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Apr 28, 2019

Proverbs Helps Us Live Well in the Fear of The Lord

Passage: Proverbs 1:1-7

Preacher: John Huizinga

Series: Why Should I Read Proverbs Now?

Category: Proverbs

Keywords: fear, fear of the lord, proverbs, wisdom


We begin a new series asking, Why Should I Read the Book of Proverbs Now? If we turn to the Psalms often in our lives for comfort or in prayer, the book that comes right after it, the book of Proverbs, is one we tend to skip over. But Proverbs is good news for living in the Kingdom of God. It broadens our desire and thinking beyond just right and wrong to what is wise and what is foolish. It deepens our prayers to ask for wisdom, as Solomon did, rather than just blessing. Jesus is wisdom personified and perfected. So our journey in God’s wisdom leads us into closer union with Christ. Our first teaching and application focuses on Proverbs 1:1-7 and the theme of the book: (vs 7) ‘The fear of the Lord is the beginning of knowledge, but fools despise wisdom and instruction.’ Proverbs Helps Us Live Well in the Fear of the Lord. What does it mean to fear the Lord? Are we to live afraid? Can God scare us into righteousness? And how can the fear of the Lord lead to wise living? We’ll ask these questions together and more as we begin to take to heart and apply the book of Proverbs in our lives.


The horrible news about the abuse and murder

of 5 year old AJ from Crystal Lake by his parents

is just the latest in the stories we have heard lately about the evil that human beings perpetrate

even on those they should love, care for and protect.


And most of the time when we hear such news

it is accompanied by testimony

from neighbors or family

that they never suspected these people

could be so immoral and corrupt.

This causes us to shudder,

because it dawns on us that

those who commit horrible criminal deeds

are often just like us.

Or more to the point,

we aren’t much different from them.

That insight is a severe mercy from the Holy Spirit, who counsels us to be wise about our needs, limitations, and capability for ungodliness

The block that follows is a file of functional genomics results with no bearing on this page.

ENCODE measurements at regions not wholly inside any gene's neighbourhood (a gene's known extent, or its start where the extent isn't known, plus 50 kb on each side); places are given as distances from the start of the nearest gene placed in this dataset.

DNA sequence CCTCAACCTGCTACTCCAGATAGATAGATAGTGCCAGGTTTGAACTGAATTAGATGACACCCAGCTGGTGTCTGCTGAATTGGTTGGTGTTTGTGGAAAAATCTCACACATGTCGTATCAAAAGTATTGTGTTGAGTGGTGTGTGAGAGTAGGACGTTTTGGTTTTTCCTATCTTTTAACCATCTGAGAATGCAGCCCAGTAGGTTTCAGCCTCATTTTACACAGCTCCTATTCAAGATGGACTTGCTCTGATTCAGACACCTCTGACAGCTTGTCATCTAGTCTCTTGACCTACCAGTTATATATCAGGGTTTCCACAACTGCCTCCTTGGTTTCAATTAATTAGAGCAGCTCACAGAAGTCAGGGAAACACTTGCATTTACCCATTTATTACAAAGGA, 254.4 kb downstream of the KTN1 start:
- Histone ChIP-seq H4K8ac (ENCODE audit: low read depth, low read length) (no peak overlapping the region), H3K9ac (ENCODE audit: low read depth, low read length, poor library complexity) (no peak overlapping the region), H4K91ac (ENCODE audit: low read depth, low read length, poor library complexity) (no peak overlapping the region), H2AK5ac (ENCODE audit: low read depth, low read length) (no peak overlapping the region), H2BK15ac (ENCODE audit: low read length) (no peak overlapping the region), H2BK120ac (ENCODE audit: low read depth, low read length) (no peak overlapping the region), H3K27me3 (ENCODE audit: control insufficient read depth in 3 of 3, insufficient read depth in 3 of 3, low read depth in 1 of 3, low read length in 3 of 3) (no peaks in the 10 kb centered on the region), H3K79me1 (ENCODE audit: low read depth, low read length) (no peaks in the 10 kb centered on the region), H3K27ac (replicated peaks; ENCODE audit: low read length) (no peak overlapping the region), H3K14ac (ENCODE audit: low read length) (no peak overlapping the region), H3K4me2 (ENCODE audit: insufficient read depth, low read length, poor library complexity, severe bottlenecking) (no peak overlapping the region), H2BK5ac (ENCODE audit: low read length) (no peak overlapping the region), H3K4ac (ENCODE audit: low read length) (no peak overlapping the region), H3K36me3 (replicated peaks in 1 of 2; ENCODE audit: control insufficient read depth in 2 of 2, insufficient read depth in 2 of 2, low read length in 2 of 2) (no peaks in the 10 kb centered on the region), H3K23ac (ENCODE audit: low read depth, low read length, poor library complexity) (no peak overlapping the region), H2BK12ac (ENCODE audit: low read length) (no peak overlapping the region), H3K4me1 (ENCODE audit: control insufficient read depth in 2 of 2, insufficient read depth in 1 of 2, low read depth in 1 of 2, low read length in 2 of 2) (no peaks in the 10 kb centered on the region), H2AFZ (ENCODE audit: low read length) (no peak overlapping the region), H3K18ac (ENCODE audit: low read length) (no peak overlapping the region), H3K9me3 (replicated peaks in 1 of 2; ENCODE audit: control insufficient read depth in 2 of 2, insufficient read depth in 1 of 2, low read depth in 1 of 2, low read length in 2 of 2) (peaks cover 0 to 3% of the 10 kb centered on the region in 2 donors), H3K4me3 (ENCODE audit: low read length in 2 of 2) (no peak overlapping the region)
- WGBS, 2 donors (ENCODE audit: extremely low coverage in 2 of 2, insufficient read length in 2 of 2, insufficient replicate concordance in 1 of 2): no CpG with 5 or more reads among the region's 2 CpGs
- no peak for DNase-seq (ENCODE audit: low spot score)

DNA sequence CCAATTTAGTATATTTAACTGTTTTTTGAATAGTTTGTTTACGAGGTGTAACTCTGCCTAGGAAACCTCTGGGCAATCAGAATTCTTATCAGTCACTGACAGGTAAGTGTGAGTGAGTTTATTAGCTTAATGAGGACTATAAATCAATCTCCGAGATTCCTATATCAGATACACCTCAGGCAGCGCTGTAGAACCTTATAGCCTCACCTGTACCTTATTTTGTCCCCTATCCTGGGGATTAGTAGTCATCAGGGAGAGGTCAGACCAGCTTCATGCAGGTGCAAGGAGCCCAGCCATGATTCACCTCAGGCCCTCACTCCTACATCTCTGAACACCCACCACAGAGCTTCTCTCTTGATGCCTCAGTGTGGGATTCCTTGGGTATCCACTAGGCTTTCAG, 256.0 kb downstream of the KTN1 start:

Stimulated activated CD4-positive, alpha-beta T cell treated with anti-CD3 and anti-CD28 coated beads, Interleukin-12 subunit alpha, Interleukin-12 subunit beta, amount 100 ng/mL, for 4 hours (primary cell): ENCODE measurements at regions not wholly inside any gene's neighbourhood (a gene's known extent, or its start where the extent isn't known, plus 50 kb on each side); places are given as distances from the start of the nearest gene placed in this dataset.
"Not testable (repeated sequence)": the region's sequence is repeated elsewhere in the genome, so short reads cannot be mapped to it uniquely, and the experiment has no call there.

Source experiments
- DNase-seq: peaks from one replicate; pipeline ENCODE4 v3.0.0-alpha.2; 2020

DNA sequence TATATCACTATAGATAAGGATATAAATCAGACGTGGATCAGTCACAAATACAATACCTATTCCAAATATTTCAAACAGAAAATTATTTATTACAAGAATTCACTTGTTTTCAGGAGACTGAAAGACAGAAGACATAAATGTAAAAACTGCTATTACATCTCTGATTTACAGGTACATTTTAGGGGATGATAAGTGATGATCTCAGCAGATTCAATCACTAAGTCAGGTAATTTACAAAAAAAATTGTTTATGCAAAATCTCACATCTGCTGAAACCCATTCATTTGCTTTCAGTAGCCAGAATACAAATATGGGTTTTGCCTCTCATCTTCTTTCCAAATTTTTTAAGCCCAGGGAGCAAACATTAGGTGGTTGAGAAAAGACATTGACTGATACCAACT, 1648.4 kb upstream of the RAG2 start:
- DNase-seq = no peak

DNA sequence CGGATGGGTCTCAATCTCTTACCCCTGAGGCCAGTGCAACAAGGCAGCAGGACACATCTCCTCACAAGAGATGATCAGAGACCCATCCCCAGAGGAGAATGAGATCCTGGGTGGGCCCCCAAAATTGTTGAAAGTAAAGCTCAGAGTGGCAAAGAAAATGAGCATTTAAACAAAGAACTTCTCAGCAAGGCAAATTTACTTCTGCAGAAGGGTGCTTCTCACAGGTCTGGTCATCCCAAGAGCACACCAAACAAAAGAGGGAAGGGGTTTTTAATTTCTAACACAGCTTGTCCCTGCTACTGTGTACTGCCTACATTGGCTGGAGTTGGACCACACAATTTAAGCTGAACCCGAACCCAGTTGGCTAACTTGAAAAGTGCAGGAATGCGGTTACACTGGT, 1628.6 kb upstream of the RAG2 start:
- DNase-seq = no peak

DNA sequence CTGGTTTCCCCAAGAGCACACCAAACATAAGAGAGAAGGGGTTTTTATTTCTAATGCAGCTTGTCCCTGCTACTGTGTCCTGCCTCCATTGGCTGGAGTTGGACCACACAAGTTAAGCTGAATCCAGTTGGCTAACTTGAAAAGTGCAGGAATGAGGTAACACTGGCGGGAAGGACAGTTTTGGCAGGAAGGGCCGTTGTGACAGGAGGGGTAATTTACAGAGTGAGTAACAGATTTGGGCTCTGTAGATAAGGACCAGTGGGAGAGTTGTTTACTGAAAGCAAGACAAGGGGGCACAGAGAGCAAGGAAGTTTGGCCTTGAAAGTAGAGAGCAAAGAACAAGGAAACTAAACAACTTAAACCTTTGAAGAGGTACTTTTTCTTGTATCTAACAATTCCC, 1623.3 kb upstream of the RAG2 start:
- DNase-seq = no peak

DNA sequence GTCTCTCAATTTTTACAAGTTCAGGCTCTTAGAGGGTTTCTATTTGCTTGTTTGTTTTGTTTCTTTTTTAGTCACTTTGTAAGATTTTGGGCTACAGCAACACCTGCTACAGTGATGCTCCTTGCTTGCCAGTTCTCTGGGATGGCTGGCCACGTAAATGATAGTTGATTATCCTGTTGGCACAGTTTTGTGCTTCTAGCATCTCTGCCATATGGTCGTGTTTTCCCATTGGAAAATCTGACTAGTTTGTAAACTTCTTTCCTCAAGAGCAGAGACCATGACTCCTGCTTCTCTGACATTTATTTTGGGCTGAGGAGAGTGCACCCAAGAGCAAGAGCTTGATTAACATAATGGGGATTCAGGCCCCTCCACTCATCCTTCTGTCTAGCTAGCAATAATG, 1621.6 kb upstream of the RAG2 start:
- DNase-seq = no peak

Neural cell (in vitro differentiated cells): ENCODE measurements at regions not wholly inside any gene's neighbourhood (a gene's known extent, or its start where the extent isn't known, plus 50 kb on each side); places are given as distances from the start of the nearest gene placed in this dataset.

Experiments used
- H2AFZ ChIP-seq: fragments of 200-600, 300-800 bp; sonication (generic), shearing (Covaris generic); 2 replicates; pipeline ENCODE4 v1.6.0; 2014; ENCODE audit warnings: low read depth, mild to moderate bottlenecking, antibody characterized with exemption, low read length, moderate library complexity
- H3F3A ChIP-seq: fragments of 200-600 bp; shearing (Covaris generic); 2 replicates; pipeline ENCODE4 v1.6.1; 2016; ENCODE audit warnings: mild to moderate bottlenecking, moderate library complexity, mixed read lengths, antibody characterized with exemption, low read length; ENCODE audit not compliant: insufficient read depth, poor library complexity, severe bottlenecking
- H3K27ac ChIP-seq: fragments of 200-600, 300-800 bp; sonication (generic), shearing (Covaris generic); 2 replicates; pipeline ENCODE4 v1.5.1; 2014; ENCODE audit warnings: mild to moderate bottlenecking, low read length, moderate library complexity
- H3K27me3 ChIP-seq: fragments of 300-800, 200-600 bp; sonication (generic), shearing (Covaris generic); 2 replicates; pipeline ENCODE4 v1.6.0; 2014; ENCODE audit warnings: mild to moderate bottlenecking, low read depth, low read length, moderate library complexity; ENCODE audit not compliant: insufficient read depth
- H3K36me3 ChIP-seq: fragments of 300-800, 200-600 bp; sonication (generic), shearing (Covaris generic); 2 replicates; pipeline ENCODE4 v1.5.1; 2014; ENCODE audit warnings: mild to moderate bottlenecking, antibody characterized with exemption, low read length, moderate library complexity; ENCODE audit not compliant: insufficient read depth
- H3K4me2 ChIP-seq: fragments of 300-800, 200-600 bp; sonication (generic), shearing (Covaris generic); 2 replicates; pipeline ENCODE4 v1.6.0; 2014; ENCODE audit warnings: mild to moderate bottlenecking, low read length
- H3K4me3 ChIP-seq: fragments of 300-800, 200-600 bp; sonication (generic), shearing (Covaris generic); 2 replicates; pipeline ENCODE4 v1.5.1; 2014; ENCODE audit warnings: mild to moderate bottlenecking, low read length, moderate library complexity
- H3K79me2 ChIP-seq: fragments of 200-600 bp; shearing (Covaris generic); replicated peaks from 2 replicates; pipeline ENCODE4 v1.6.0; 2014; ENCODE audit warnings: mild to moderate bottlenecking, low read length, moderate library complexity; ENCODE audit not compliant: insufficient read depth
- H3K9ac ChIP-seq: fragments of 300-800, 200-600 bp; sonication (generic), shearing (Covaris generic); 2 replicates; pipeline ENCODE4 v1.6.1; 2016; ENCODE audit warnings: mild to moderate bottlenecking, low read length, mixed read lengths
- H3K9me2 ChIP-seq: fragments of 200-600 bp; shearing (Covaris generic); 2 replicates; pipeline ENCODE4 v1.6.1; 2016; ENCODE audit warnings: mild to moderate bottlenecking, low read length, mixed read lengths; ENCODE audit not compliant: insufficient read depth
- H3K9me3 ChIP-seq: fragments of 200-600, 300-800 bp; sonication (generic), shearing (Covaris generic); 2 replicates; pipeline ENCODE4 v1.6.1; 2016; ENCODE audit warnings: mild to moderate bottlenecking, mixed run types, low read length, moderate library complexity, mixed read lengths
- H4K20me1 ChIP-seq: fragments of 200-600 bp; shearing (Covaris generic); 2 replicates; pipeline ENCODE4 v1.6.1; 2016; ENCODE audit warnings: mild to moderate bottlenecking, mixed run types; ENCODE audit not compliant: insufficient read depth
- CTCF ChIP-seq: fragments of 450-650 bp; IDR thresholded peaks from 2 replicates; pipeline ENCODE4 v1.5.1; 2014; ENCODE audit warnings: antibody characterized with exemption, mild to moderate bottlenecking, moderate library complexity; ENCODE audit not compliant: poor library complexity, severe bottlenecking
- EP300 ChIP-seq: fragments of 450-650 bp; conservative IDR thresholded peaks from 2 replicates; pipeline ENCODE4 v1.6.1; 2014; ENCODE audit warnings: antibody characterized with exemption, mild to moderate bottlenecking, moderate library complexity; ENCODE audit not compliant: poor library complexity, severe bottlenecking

so that we desire wisdom.

The Lord has graciously given us the book of Proverbs to mentor us is wise living.

And wise living begins, says first 7 of chapter 1,

with the fear of the Lord.

What is that?

Living in the fear of the Lord takes to heart

our human temptation

to think too highly of ourselves

and dismiss too easily our ability to sin.

While I listen with caution

to most of what Jordan Peterson says,

he is right to point out that:

The price you pay for wisdom

is radical disillusionment with your own ability

and a confrontation with one's capacity for evil.

Living in the fear of God confesses,

there but for the grace of God go I.


This offends us.

We like to think better of ourselves.

Taylor Swift’s new song is already this year’s anthem:

the title is “ME!” with all capital letters

and an exclamation point.

I’m the only one of me

you’re the only one of you – Taylor Swift

If anyone’s awesome it’s me; it’s you.


The fear of the Lord is a continual awareness

that only God is awesome.

We live in the presence of this awesome, holy,

all-knowing, almighty God,

who knows our every anxious thought,

careless word, and selfish act.


Ours is a Psalm 139 existence:

You have searched me, LORD,

and you know me.

You know when I sit and when I rise,

you perceive my thoughts from afar.

You discern my going out and my lying down;

you are familiar with all my ways.

Before a word is on my tongue

you know it completely.

Where can I go from your Spirit?

Where can I flee from your presence?


Just as we learned in the season of Lent

that God’s holy love transforms our love,

so the fear of the LORD

counsels us to be wise about ourselves;

for life is a gift from God

and we live not for ME but for God’s glory.


Are you watching the PBS presentation of

Les Miserables?

Jean Valjean feels he can only

shake the judgment of his past

by a violent and cruel selfishness

but he is overcome in fear

by the love a priest shows him.

‘My life is claimed for God above, can this be so?’

You, me, each of us, each day and in time,

we answer to God.

This is the fear of the Lord.


So does this mean we should be terrified, afraid,

running scared our whole lives from the divine?

The fear of God does have in it an element of fright. But it is not just that.

The fear of God also leads us to holy awe,

wonder and worship,

reverence and adoration

best expressed by a submission,

a bowing down before greatness.

Abraham Heschel wrote, This . . . is an intuition for the dignity of all things,

a realization that things not only are what they are but also stand, however remotely,

for something supreme . . .

a sense of transcendence,

for the mystery beyond all things.

It enables us to perceive in the world divine presence . . . to feel in the rush of the passing

the stillness of the eternal.